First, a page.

The Government's proposed change to water standards permits almost double the level of E. coli in water rated "swimmable".
Environment Minister Nick Smith today pledged to make 90 percent of New Zealand rivers 'swimmable' by 2040, but the Greens have been scathing of the policy, saying the Government has simply 'shifted the goal posts about what water is considered swimmable.
As part of the Government's policy proposal, the grade criteria for water quality would be shifted.
- Water that had a 'B Grade' and carried a 'moderate risk of infection' in 2014 would get an 'A Grade' under the proposed new criteria.
- While an 'A Grade' standard for E. coli was 260/100mL of water, this would change to 540/100mL of water.
- This means the risk of contracting campylobacter would go from less than one in 1000 in 2014 to less than one in 20.
The Government's current standard of our waterways being 'wadable' has been thrown out - replaced with a $2 billion clean-up plan for the next 23 years.
The definition will change to 'swimmable' for all rivers deeper than 40cm and the shores of lakes larger than 1.5km.
To achieve the goal, there's a new policy and regulations, including a ban on allowing stock in waterways - which progressively apply to dairy, pig, beef and deer farms from 2030.
Greens co-leader James Shaw told Newshub Nick Smith is "having a laugh" and he is "flabbergasted at the announcement".
"Kiwis absolutely should not believe it. Those rivers will have just the same amount of toxins in them tomorrow as they did yesterday.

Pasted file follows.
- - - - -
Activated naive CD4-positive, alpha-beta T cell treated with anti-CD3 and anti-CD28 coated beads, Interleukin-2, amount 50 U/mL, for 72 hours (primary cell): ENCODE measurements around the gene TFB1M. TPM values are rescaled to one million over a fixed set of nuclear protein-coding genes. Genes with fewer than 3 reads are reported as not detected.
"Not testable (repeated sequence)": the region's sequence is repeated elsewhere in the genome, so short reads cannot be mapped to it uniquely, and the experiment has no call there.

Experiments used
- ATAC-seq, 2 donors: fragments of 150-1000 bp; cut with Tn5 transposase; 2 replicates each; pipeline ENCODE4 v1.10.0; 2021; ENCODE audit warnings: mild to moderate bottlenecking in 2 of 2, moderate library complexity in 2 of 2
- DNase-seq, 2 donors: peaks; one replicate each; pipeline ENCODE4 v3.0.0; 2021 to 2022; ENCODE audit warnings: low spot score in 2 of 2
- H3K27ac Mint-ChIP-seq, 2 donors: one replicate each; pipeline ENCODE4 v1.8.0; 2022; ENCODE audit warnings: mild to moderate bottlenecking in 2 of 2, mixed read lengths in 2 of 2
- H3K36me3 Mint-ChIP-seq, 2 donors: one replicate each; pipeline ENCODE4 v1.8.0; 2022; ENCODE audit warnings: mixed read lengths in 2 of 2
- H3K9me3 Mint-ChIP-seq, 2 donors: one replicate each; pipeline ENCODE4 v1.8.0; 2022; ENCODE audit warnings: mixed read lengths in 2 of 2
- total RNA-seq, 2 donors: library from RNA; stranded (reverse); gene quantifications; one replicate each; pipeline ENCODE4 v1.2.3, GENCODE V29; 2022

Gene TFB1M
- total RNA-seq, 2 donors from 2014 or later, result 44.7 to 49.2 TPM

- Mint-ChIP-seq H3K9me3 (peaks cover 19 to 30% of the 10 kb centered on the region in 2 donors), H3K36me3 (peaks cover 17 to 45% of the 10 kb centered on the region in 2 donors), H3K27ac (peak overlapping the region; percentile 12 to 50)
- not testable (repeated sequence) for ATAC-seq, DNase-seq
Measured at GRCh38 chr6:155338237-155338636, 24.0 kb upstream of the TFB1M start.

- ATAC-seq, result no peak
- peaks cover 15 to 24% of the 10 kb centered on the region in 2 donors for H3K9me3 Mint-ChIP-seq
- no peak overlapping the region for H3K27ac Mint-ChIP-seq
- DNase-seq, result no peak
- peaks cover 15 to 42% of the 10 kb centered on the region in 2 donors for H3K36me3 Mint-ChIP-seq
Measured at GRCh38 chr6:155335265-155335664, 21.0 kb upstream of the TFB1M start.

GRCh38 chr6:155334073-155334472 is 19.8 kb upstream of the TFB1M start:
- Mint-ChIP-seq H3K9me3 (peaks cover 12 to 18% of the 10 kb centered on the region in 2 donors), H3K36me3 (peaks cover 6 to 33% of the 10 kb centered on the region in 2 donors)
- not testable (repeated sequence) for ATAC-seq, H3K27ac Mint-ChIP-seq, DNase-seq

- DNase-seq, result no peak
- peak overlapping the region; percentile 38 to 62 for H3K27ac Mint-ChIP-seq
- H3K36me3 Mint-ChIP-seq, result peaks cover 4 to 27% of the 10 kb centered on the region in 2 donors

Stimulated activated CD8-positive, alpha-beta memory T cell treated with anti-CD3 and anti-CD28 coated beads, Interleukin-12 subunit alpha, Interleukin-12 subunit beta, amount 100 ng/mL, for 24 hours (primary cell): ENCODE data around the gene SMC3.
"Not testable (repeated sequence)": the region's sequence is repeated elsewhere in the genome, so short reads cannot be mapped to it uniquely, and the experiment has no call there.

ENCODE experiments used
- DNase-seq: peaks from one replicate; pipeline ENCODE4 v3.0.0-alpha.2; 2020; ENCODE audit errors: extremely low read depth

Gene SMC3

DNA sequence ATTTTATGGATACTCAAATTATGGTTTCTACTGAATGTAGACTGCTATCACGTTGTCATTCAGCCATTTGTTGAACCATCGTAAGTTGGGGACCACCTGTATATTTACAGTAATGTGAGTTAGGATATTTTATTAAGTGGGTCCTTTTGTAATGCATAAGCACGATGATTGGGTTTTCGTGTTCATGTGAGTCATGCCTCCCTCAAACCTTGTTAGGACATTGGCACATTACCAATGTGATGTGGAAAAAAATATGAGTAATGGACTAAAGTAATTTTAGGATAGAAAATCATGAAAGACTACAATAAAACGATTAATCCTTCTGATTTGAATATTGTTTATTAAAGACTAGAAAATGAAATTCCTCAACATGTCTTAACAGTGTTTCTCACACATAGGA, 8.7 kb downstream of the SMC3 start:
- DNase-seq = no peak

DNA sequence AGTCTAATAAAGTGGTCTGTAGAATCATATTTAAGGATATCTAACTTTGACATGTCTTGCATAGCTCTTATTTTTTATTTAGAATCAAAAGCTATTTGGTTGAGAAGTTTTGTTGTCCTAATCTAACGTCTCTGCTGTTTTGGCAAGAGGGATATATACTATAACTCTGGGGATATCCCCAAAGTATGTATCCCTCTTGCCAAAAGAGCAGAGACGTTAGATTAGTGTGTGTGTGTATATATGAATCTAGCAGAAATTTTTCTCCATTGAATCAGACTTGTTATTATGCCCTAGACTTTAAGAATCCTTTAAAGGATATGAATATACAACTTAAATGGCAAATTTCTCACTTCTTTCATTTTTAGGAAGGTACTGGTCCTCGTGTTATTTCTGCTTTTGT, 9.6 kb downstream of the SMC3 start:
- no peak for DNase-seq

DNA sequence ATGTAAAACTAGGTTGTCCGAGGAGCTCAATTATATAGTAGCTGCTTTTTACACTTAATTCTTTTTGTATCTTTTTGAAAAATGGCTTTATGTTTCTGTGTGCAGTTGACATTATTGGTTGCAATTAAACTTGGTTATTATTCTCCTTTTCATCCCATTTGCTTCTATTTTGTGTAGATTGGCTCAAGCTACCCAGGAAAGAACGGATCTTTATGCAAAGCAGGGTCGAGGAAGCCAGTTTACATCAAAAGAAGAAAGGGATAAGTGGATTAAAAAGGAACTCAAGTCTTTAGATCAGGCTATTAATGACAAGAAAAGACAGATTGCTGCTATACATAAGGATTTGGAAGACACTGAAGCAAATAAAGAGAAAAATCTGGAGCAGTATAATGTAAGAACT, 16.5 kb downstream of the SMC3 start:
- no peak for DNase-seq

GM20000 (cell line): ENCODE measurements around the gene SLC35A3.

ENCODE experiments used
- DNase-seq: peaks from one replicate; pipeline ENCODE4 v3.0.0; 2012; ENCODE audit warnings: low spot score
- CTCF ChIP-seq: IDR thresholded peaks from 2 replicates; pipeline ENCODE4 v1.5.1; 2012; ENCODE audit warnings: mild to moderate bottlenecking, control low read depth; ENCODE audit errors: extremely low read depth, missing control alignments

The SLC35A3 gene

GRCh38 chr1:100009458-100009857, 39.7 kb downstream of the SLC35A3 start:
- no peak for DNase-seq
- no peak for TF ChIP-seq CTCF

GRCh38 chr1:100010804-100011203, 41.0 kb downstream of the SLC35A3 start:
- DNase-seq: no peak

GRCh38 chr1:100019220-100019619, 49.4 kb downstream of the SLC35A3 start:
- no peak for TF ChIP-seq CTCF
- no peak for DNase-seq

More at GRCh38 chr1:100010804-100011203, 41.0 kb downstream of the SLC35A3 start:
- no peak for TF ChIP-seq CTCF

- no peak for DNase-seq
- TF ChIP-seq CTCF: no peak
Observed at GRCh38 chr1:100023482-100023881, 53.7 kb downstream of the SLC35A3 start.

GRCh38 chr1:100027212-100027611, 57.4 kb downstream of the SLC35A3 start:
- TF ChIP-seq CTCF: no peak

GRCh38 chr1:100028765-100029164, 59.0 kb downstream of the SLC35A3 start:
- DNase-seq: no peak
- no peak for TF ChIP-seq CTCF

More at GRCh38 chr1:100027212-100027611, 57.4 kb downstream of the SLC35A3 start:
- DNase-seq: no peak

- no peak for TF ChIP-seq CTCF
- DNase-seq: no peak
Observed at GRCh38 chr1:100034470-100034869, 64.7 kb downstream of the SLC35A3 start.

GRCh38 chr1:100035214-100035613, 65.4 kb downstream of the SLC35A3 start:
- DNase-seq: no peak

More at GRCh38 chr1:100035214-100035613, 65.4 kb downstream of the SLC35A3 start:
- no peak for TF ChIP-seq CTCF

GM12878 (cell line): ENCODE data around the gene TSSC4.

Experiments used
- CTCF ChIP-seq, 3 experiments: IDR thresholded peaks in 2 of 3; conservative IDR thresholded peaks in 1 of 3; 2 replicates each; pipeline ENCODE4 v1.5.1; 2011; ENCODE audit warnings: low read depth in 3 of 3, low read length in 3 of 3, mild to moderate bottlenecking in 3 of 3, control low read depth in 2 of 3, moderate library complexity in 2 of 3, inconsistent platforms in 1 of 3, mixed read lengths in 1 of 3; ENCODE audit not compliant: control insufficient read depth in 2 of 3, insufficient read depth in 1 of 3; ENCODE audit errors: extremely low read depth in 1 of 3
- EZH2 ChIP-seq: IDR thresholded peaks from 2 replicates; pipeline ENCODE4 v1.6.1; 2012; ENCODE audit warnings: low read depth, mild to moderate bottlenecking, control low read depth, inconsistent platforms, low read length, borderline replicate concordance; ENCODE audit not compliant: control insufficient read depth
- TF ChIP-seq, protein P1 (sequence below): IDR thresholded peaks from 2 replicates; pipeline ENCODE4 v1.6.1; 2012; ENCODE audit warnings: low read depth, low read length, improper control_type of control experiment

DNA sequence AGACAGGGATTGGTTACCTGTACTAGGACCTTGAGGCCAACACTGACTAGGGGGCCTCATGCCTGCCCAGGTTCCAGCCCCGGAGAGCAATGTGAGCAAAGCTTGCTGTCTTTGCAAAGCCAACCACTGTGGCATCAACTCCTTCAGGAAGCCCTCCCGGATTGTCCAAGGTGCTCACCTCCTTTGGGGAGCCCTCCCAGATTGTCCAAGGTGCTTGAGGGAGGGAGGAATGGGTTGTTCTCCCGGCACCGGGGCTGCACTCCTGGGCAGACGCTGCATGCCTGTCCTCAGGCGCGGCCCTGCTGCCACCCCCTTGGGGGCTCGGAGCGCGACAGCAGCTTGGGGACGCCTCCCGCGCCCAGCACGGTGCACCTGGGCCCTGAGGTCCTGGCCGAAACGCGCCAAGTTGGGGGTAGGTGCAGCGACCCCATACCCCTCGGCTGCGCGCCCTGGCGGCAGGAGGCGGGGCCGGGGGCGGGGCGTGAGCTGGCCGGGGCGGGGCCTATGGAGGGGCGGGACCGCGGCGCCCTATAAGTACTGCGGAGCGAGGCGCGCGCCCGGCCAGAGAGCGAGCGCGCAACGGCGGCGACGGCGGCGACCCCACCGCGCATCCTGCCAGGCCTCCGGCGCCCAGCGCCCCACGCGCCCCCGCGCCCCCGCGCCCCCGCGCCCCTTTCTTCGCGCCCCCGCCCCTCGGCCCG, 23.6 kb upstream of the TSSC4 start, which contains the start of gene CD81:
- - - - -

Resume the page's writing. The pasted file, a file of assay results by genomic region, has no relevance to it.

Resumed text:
"They're just using a different labelling programme to say that they're somehow now safer but nothing's actually changed.
"He must think we're stupid."
Mr Shaw said the increase in the water safety risk over the last 20 years is "directly attributable to the massive growth in dairy intensification".
The Government says a 100 percent swimmable waterways target was unrealistic.
"This ambitious plan to improve the water quality in our lakes and rivers recognises that New Zealanders expect to be able to take a dip in their local river or lake without getting a nasty bug," Dr Smith said.
The proposal will also require regional councils to up their game when it comes to sewage discharges and planting.
"The new regulations on excluding stock from waterways are an important part of this plan to improve water quality. The rules progressively apply to dairy, pig, dairy support, beef and deer farms from this year to 2030 relative to the steepness of the country, at an expected cost of $367 million," Dr Smith said.
"If we were to de-intensify our dairy industry that would go a long way to reducing the pollution at the source."
Water scientist Mike Joy told Newshub he was "really angry" about the Government's announcement.
"Imagine if you were going to a café, going out for dinner, and the chances were one in twenty of you getting campylobacter or an infection from eating your dinner?
"And the council giving it a tick? You know that just wouldn't happen.
"They think that we're all stupid and that by changing the numbers they can claim to be doing better."